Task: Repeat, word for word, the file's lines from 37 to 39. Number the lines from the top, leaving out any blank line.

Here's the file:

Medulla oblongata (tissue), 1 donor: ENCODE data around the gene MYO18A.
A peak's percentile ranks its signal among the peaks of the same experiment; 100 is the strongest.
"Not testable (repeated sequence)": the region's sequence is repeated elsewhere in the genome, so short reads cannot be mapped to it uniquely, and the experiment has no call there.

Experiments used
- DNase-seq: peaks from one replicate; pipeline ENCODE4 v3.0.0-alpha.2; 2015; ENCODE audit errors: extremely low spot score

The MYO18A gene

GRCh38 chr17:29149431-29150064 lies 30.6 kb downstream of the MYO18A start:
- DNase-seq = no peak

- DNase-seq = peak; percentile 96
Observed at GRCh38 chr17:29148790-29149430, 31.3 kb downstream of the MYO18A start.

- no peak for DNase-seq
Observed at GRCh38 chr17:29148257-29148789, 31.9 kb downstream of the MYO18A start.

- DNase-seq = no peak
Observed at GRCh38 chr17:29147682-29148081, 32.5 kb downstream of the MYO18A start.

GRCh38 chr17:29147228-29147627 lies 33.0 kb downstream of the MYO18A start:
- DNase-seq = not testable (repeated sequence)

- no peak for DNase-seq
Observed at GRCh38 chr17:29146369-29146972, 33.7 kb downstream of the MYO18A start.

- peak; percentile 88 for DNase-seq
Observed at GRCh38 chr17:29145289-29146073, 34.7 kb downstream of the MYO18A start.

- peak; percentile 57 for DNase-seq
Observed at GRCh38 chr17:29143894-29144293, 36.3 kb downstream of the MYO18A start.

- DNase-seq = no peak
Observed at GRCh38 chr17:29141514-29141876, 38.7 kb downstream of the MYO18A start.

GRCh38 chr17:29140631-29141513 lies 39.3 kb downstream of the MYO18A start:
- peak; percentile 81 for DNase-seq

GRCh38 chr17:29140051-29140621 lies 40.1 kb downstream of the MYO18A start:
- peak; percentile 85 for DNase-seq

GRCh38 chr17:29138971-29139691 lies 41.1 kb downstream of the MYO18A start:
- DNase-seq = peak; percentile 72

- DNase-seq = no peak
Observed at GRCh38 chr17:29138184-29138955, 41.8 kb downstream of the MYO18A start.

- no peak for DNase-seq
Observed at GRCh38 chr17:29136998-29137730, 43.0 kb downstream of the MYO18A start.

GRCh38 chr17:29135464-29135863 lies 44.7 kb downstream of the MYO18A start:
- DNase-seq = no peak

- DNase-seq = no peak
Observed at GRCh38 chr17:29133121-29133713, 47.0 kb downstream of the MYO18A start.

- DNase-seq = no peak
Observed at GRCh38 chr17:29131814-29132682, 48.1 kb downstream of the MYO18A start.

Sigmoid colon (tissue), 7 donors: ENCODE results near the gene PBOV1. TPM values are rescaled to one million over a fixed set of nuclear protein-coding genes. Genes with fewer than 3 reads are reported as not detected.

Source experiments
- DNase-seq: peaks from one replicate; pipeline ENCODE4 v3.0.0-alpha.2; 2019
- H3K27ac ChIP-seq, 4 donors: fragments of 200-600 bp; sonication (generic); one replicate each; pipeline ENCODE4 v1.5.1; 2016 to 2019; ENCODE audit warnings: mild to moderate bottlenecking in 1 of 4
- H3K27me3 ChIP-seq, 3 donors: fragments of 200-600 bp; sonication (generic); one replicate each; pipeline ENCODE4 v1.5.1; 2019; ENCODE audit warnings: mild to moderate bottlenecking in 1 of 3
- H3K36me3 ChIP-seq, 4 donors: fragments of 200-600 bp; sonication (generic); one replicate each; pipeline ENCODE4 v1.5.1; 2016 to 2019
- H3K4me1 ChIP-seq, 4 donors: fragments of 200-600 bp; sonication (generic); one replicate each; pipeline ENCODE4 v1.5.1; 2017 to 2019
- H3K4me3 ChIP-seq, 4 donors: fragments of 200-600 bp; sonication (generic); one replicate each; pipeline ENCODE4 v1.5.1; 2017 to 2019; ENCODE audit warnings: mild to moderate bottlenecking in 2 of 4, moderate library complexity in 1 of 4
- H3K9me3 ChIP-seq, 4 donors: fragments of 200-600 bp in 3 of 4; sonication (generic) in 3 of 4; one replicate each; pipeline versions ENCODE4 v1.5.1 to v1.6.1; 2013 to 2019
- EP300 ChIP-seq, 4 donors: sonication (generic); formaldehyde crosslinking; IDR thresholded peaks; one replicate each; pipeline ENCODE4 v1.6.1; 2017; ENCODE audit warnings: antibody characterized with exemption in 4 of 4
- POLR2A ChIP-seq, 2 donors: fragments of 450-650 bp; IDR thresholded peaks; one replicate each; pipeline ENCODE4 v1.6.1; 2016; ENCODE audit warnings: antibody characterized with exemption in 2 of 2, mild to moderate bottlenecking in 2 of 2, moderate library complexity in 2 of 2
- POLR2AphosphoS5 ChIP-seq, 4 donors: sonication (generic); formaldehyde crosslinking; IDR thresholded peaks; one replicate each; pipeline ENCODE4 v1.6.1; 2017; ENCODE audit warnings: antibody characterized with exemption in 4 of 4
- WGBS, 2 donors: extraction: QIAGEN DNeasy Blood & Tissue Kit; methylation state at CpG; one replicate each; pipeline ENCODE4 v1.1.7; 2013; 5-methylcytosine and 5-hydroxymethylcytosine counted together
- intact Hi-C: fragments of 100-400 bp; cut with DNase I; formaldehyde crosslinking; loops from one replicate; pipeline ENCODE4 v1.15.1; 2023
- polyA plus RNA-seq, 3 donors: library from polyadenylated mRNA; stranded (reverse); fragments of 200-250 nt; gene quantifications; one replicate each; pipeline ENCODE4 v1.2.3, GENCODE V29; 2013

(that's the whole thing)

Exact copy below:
- DNase-seq = no peak
Observed at GRCh38 chr17:29133121-29133713, 47.0 kb downstream of the MYO18A start.

- DNase-seq = no peak